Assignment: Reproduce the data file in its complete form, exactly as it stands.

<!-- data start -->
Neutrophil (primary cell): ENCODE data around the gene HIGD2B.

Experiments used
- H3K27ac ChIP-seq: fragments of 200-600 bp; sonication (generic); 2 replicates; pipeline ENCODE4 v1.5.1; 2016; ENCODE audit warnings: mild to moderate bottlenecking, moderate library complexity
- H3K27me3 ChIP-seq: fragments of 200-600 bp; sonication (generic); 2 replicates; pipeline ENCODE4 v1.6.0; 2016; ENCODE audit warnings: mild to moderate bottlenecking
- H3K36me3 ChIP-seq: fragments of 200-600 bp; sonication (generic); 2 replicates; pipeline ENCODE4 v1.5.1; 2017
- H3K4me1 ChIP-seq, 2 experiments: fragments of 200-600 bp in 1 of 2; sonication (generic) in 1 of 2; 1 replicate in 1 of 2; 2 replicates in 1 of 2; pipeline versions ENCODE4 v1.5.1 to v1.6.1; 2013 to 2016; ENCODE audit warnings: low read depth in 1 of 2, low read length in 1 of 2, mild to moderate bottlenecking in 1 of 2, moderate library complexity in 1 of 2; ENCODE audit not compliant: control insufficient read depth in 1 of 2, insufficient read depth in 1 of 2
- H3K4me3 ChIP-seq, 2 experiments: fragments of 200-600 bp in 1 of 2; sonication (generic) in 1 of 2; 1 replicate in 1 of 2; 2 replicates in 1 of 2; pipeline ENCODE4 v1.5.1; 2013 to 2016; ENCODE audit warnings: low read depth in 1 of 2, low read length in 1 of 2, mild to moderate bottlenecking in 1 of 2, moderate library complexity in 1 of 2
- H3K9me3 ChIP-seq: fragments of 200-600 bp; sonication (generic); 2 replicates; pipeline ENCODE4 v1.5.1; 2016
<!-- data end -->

Neutrophil (primary cell): ENCODE data around the gene HIGD2B.

Experiments used
- H3K27ac ChIP-seq: fragments of 200-600 bp; sonication (generic); 2 replicates; pipeline ENCODE4 v1.5.1; 2016; ENCODE audit warnings: mild to moderate bottlenecking, moderate library complexity
- H3K27me3 ChIP-seq: fragments of 200-600 bp; sonication (generic); 2 replicates; pipeline ENCODE4 v1.6.0; 2016; ENCODE audit warnings: mild to moderate bottlenecking
- H3K36me3 ChIP-seq: fragments of 200-600 bp; sonication (generic); 2 replicates; pipeline ENCODE4 v1.5.1; 2017
- H3K4me1 ChIP-seq, 2 experiments: fragments of 200-600 bp in 1 of 2; sonication (generic) in 1 of 2; 1 replicate in 1 of 2; 2 replicates in 1 of 2; pipeline versions ENCODE4 v1.5.1 to v1.6.1; 2013 to 2016; ENCODE audit warnings: low read depth in 1 of 2, low read length in 1 of 2, mild to moderate bottlenecking in 1 of 2, moderate library complexity in 1 of 2; ENCODE audit not compliant: control insufficient read depth in 1 of 2, insufficient read depth in 1 of 2
- H3K4me3 ChIP-seq, 2 experiments: fragments of 200-600 bp in 1 of 2; sonication (generic) in 1 of 2; 1 replicate in 1 of 2; 2 replicates in 1 of 2; pipeline ENCODE4 v1.5.1; 2013 to 2016; ENCODE audit warnings: low read depth in 1 of 2, low read length in 1 of 2, mild to moderate bottlenecking in 1 of 2, moderate library complexity in 1 of 2
- H3K9me3 ChIP-seq: fragments of 200-600 bp; sonication (generic); 2 replicates; pipeline ENCODE4 v1.5.1; 2016